Sen. Paul Files Criminal Referral Over Fauci’s Wuhan Lab Testimony

U.S. Sen. Rand Paul (R-KY) has been a frequent thorn in the side of Dr. Anthony Fauci, and that reputation has not diminished since the former director of the National Institute of Allergy and Infectious Diseases and chief medical adviser to President Joe Biden retired last year.

One particularly contentious debate has involved Fauci’s testimony before the Senate that the United States never funded so-called “gain of function” research at a laboratory in Wuhan, China, where many individuals believe COVID-19 was created and released to the world.

Paul recently cited an email sent in early 2020 as evidence that Fauci lied when he denied such funding. As a result, the Kentucky Republican indicated that he would file a criminal referral with the Justice Department over the alleged lie while under oath.

In the damning email, Fauci recounted a conversation with Jeremy Farrar, a medical researcher based in the United Kingdom, during which U.S. health officials acknowledged that the COVID-19 virus was unlikely to have developed in nature.

Members of the task force cited “the sequences of several isolates of the nCoV” showing “mutations in the virus that would be most unusual to have evolved naturally in the bats,” signaling a growing “suspicion that this mutation was intentionally inserted,” according to the email.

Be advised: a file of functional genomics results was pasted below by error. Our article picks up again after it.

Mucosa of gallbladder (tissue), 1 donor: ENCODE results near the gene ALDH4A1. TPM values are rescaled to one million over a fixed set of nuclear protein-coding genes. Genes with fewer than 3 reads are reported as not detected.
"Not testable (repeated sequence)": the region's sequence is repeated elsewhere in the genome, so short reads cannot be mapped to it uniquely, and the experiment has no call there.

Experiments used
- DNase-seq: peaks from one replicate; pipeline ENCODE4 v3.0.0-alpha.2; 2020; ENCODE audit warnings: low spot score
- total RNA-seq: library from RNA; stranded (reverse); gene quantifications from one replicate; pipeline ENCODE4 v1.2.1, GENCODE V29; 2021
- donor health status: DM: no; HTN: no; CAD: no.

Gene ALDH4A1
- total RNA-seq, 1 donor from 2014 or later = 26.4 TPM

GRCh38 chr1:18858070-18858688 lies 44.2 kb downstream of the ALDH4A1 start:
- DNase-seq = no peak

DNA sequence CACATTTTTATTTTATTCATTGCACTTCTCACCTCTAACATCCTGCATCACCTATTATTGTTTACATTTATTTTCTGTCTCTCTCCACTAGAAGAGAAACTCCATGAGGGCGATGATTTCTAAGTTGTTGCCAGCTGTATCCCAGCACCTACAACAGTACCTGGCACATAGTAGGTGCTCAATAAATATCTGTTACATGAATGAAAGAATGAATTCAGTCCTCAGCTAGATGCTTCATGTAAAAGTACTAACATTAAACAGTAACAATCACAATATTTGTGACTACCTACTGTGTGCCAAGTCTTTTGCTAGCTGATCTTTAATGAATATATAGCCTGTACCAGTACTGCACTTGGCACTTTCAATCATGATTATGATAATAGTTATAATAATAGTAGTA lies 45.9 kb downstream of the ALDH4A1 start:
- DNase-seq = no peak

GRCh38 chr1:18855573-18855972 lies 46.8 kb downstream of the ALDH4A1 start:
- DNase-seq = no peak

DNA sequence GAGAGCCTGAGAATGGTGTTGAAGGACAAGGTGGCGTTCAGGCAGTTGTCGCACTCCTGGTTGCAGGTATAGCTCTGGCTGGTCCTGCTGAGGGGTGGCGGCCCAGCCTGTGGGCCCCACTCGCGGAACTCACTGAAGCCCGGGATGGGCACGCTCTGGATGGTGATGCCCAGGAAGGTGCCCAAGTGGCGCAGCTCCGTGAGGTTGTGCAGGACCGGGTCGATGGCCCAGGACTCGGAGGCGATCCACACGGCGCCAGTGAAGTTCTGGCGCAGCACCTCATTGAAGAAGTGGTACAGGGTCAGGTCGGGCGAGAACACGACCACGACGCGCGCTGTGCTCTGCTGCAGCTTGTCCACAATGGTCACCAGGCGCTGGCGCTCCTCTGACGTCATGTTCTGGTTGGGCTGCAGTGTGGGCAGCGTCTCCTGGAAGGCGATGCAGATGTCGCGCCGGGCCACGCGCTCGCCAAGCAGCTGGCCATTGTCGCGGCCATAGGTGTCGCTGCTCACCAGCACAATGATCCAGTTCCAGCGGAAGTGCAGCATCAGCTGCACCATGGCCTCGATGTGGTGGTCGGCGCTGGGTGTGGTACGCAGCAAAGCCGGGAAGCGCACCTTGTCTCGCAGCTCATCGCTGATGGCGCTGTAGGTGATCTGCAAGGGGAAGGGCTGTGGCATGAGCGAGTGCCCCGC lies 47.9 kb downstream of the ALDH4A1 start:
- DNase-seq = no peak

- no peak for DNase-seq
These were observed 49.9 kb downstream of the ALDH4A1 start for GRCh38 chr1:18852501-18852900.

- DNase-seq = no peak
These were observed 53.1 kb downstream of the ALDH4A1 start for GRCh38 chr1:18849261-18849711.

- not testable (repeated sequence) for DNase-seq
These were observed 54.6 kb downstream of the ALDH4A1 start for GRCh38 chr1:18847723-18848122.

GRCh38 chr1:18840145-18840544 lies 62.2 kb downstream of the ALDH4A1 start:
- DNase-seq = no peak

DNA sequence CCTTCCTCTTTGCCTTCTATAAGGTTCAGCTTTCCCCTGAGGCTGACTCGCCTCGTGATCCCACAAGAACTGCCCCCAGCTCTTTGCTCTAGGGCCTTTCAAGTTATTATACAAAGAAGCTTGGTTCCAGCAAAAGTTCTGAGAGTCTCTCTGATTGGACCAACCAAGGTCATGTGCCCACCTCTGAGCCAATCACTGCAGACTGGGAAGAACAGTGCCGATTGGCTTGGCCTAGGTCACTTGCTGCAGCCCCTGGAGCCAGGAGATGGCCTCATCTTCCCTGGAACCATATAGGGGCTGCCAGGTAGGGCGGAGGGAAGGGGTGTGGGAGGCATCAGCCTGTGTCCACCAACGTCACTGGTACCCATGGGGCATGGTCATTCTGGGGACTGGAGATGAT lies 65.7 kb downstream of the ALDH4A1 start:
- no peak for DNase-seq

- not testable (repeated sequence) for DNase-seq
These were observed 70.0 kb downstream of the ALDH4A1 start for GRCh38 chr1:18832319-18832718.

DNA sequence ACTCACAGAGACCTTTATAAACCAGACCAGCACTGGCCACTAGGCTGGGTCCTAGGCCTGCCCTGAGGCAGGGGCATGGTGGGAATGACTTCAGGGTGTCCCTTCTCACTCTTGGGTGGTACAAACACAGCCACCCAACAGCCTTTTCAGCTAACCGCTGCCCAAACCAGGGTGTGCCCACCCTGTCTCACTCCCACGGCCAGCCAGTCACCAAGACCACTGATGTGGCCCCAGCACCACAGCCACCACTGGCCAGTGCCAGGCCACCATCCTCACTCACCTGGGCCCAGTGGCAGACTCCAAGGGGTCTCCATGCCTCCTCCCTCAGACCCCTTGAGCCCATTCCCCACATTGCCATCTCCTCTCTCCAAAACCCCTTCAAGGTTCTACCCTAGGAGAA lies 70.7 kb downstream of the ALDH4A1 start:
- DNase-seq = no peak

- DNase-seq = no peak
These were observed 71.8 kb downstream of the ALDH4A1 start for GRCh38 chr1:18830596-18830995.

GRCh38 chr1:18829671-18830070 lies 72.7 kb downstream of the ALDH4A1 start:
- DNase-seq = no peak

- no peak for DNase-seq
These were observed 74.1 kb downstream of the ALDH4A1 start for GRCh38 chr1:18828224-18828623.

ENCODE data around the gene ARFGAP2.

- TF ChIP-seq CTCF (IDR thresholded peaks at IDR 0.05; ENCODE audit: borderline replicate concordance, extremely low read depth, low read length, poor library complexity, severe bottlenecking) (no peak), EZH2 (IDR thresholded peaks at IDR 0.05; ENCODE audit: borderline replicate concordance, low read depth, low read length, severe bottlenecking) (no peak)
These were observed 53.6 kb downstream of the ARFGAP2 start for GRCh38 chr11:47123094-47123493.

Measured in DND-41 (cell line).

The document went on to cite the obvious connection between the outbreak of the virus and the coronavirus laboratory located nearby, despite the fact that Fauci and others in the U.S. repeatedly sought to discredit anyone who mentioned the lab-leak theory.

“The suspicion was heightened by the fact that scientists in Wuhan University are known to have been working on gain-of-function experiments to determine the molecular mechanisms associated with bat viruses adapting to human infection, and the outbreak originated in Wuhan,” Fauci admitted in the email.

New evidence surfaced this week that seems to add to the scope of the COVID-19 coverup, suggesting that Chinese officials were hiding what they knew about the virus nearly a week before anyone outside of the country knew about its existence.

Rutgers University genetics professor Bryce Nickels highlighted these troubling allegations, asserting: “As more information about the early stages of the pandemic emerges, we see a disturbing pattern of efforts to hide critical information.”